Liked this one. Some action, very interesting world.
Creepy little town with secrets, walking dead (not zombies), and lots of things that go bump in thLiked this one. Some action, very interesting world.
Creepy little town with secrets, walking dead (not zombies), and lots of things that go bump in the night. I like how this isn't set up where the people in this small town don't know about the very pervasive shadowy presence and the people who fight it. They know. They just mostly go about their business and try to stay out of harms way.
It worked. The romance is a mated pair romance. It worked too, but while the romantic elements were important, the joining of the couple was not the penultimate event of the book. I'd probably categorize it as closer to a UF with very strong romance elements....more
The novella follows Diago, the offspring of an angel and a daimon. He lives in Barcelona with his lover Miquel, trying to make a living as a musician and teacher, and staying out of the battles between angels and daimons. Soon, he discovers a son he never knew existed, Miquel is in danger, and he will have to risk everything to save both.
This is not an "angels are purely good" tale. While they do not crave the disorder that their counterparts feed on, they are not above sacrificing a child to ensure the greater good. Definitely "ends justify the means" characters here. I enjoyed this aspect not necessarily for the events in this particular novella, but in what is being set up for the next one.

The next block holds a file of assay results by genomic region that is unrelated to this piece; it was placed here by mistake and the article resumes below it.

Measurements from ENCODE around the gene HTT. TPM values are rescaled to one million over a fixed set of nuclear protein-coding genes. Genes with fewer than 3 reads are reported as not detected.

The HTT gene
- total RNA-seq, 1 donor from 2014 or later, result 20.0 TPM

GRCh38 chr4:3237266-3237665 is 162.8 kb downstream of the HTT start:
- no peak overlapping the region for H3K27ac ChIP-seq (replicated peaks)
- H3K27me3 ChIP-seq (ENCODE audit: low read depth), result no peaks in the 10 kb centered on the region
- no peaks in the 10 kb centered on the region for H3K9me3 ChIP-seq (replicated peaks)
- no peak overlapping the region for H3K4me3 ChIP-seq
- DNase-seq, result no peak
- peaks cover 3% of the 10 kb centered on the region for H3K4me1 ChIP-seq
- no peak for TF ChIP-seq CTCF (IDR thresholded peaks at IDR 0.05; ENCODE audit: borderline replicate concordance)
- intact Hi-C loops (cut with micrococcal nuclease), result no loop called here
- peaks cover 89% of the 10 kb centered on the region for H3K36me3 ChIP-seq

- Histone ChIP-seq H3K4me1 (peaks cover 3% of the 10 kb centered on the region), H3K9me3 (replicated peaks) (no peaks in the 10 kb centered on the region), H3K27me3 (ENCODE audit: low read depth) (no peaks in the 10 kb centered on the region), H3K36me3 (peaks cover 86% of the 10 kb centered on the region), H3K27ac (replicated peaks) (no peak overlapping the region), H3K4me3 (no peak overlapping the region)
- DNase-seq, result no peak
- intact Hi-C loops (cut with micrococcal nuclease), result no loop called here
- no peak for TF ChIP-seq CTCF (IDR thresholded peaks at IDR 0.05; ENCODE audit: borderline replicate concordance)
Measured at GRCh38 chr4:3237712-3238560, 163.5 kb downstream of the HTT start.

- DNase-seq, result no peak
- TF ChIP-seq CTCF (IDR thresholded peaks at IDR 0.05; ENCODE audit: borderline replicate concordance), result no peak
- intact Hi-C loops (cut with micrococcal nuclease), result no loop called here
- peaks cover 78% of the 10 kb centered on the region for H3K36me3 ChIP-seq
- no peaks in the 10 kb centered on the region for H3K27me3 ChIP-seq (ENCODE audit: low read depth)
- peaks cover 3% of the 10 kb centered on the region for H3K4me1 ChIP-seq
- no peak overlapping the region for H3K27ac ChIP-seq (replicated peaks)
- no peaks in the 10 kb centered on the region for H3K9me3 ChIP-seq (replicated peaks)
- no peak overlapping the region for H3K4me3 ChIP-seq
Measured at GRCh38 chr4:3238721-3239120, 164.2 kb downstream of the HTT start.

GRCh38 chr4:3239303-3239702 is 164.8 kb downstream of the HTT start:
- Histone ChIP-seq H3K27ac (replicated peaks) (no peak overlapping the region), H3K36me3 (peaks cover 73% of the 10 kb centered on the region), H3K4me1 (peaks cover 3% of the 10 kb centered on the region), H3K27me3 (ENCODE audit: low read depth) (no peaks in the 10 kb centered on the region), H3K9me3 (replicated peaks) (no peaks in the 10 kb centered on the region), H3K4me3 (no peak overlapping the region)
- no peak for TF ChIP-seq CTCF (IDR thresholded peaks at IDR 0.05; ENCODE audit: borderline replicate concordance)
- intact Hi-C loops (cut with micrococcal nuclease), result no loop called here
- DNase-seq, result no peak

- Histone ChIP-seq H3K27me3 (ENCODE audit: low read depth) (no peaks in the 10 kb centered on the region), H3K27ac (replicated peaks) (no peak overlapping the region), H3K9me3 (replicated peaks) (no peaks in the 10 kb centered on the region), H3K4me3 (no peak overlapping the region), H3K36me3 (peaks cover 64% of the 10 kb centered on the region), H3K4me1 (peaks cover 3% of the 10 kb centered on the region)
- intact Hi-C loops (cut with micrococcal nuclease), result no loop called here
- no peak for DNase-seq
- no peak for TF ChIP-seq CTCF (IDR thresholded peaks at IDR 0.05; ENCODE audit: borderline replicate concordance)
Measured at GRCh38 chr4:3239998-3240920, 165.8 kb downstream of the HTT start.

There is magic in the music here, another facet I enjoyed. While we don't go into great detail on the magic system, it was explained enough and shown enough that it made sense. It is also set just before the second world war, a time ripe for conflict.
The characters totally sealed the deal. Diago, just learning how to love again, thrown by the existence of a son, Raphael, he's never met, determined not to abandoned his child like Diago's father abandoned him. Diago was enchanted and raped by Raphael's mother, a fact that Diago has not completely come to terms with by the end of the story, but rather is a work in progress. Miquel, understandably surprised and hurt by the existence of a child conceived while they were a couple, is a source of support. I really loved their relationship. It was not perfect, and you could tell that they had put a lot of work into trusting each other. Raphael, Diago's son, is 6 years old and desperate to be loved and have a home. He is scared, but not completely helpless. The scenes between him, Diago and Miquel are tender and leave you with hope. It's a dangerous world they live in, though.